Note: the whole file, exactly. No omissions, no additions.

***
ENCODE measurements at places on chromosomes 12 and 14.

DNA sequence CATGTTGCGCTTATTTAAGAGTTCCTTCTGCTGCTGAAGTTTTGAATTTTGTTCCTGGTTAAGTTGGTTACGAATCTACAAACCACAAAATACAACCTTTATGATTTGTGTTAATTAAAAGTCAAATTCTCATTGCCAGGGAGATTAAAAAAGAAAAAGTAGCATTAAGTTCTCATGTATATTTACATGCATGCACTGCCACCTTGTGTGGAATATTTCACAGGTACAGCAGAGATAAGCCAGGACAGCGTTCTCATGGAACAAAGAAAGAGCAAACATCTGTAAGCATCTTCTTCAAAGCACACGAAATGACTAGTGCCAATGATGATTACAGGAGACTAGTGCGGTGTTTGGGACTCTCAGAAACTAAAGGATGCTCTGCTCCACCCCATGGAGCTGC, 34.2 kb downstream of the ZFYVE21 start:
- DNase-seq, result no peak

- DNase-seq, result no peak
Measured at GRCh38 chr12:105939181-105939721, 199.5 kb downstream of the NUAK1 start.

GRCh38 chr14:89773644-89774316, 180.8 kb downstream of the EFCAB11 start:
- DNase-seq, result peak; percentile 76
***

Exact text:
ENCODE measurements at places on chromosomes 12 and 14.

DNA sequence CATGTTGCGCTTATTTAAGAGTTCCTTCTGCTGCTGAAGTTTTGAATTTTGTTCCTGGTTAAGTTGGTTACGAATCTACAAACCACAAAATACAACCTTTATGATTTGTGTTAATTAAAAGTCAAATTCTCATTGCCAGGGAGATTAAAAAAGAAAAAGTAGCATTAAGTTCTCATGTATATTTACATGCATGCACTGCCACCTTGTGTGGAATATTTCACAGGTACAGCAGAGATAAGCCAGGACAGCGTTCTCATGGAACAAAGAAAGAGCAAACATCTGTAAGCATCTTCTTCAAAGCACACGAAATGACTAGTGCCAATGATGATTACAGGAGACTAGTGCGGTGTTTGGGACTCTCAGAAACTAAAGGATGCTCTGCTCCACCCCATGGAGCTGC, 34.2 kb downstream of the ZFYVE21 start:
- DNase-seq, result no peak

- DNase-seq, result no peak
Measured at GRCh38 chr12:105939181-105939721, 199.5 kb downstream of the NUAK1 start.

GRCh38 chr14:89773644-89774316, 180.8 kb downstream of the EFCAB11 start:
- DNase-seq, result peak; percentile 76